Half a Loaf
10/26/2019 - & October 17, 2019 (Munich)
Jorg Widmann: Con brio
Johannes Brahms: Violin Concerto in D Major, Op.77
Dmitri Shostakovich: Symphony No. 5 in D minor, Op. 47
Leonidas Kavakos (violin)
Munich Philharmonic, Valery Gergiev (music director and conductor)
L. Kavakos (© Marco Borggreve)
“Mravinsky subjected me to a real interrogation on every bar, on my every idea, demanding an answer to any doubts that had arisen in him. But by the fifth day of our collaboration, I understood that his method was undoubtedly correct. A conductor should not just sing like a nightingale.”
Shostakovich on the premiere of his Fifth Symphony
Three observations on the Shostakovich in question:
Whenever it is performed in New York there are a significant number of Russians in the audience. They seem absolutely transfixed throughout.
The work is emblematic of the troubles in the Soviet Union during World War II. Like the 7th – the “Leningrad” Symphony – smuggled to America on microfilm, it portrays in stark turns the anguish and suffering of a generation in a series of highly exciting moments, like a Tom Clancy novel (engendering the Bartók parody in his Concerto for Orchestra). Shostakovich was acclaimed throughout the free world and even made the cover of Time magazine, an artifact that can sometimes be seen for sale on the streets of New York even today.
Although I have had a very musical life, I have never been as excited as when I performed the tympani part in a student performance of this powerful, powerful piece.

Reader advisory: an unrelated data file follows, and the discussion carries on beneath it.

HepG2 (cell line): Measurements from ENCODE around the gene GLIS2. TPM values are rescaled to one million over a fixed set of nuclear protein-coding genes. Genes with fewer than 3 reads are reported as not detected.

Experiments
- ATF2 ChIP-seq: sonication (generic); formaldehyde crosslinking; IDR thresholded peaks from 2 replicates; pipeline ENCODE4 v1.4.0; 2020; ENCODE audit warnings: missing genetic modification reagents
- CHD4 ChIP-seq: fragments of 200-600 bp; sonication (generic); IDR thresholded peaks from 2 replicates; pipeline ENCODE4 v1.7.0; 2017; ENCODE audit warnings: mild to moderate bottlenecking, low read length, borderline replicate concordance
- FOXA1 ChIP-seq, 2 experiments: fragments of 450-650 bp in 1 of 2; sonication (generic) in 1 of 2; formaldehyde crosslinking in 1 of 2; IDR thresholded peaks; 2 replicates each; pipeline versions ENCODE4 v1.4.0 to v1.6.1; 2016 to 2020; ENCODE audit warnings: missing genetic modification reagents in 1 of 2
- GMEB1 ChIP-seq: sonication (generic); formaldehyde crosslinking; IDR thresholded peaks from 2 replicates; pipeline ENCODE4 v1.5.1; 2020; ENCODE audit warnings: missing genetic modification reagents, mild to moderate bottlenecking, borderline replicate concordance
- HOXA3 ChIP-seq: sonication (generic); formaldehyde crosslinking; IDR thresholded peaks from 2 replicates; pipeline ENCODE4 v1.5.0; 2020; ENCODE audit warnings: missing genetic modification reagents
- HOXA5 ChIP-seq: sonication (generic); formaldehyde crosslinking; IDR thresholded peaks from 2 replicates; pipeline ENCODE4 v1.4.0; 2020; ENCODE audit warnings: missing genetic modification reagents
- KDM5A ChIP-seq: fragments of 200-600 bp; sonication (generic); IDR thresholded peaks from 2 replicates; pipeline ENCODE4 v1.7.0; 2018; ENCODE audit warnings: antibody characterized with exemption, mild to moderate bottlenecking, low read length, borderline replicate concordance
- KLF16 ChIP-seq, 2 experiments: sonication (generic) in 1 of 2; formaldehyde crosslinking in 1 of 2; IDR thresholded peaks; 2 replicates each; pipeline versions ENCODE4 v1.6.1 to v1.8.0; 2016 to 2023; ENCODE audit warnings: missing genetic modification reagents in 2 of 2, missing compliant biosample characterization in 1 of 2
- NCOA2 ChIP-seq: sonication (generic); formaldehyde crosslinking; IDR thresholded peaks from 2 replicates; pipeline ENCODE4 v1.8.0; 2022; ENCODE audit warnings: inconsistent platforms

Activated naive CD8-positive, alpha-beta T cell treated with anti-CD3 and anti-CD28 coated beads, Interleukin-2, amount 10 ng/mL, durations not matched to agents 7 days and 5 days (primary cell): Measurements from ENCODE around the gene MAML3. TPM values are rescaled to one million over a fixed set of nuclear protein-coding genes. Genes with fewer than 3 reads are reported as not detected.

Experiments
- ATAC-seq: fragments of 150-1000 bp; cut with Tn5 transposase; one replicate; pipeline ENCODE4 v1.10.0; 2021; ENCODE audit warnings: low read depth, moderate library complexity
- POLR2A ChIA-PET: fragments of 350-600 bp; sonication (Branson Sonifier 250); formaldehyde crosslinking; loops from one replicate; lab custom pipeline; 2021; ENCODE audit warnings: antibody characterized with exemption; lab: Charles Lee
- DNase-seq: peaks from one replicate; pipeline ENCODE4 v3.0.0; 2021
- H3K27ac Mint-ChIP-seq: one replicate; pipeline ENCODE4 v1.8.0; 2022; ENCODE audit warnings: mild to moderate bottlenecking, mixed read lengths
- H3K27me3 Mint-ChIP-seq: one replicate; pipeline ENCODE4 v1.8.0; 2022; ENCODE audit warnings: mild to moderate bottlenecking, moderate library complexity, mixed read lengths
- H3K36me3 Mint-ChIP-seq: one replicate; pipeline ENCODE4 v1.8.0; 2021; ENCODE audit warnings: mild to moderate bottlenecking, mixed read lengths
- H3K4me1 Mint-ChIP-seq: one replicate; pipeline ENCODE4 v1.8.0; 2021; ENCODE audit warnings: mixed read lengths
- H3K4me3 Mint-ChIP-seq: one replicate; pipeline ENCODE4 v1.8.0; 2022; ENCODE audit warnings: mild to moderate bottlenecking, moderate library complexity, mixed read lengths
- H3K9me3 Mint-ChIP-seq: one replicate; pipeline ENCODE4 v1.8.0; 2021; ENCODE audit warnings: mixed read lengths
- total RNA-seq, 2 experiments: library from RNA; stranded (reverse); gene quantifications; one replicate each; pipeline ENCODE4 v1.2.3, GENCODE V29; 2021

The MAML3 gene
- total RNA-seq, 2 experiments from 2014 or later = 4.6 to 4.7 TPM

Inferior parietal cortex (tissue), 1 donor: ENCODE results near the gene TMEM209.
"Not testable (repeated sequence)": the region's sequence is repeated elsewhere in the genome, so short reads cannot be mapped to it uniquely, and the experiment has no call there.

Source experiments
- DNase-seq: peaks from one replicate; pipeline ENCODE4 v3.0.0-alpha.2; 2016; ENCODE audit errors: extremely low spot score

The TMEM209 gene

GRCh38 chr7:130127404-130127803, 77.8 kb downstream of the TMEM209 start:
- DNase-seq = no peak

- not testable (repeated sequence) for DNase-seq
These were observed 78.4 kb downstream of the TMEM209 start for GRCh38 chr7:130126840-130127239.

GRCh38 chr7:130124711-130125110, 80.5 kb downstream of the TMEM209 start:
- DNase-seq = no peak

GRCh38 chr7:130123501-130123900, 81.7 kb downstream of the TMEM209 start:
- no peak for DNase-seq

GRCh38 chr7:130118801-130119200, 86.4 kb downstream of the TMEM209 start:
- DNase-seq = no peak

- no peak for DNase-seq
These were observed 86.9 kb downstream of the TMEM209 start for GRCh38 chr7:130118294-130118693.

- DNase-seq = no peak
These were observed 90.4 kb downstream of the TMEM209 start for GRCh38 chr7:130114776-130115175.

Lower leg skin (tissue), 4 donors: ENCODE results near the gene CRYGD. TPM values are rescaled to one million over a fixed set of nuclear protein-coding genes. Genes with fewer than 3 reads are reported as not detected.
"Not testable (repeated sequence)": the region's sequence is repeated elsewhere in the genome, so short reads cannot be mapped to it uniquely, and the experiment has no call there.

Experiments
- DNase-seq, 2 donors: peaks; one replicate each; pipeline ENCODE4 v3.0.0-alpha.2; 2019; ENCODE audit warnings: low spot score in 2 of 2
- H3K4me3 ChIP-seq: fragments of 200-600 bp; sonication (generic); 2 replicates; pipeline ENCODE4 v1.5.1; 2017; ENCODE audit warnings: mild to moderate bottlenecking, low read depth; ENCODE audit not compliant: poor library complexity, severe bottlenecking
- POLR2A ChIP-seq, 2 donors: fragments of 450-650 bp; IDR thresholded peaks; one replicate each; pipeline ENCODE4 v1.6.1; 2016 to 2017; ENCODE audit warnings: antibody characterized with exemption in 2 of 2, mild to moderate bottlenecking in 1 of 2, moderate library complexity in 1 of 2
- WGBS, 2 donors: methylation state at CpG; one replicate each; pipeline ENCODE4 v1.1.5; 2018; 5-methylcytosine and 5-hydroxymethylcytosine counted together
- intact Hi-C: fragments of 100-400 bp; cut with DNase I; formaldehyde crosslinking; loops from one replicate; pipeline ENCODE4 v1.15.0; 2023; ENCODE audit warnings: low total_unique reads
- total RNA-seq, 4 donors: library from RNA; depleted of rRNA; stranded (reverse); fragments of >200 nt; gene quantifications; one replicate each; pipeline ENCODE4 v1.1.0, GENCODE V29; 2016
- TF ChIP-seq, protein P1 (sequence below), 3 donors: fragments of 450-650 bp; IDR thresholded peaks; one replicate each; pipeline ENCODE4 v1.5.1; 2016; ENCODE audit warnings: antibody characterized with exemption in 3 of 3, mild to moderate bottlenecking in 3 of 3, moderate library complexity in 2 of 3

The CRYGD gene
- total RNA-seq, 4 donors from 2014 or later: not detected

In attendance this night was the renowned music critic Jay Nordlinger. We were able to sit together and this was fitting for a hearing of Widmann. Years ago Jay and I created a concert category entitled the “Oomp”, which stood for Obligatory Opening Modern Piece (I guess that makes us the Oomp Papas). The genre has grown exponentially and no self‑respecting concert hall would even consider a program without such an opening gambit. Herr Widmann seems to have won some sort of lottery on 57th street, as many of his musical vignettes open Carnegie programs this season. Con brio is typical of contemporary morays as it seems to evoke the grade Z monster movies of the 1970’s without any of the brio and much of the schlock. Did the Munich ensemble play it well? Well, as well as could be expected!
Much more of a disappointment was the phlegmatic effort by Leonidas Kavakos. He can play the Brahms in his sleep, but probably should not expose the public to his condescendingly typical interpretation. While the technical wizardry is certainly there, or at least lurking somewhere in the background, there is little sense of individual interpretation, no concept of what Kavakos adds to the presentation of such a major work in the repertoire. Neither lush nor particularly passionate, this rendition seemed to only wish to state that the fiddler knew his notes, not that he particularly identifies with such a collection of emotions. His staid demeanor throughout was oddly condescending and his ruffles and flourishes were ordinary at best. What was missing was the passion and bravado inherent in the score. On the plus side, there were sections of the Adagio that were allowed to flourish, making the remainder of this dispassionate traversal seem even less profound. Blasphemy!
Sadly, personal business necessitated that I leave the hall at intermission and so cannot even presume to judge the performance of the Shostakovich. Please read the aforementioned Mr. Nordlinger to discover its strengths and weaknesses.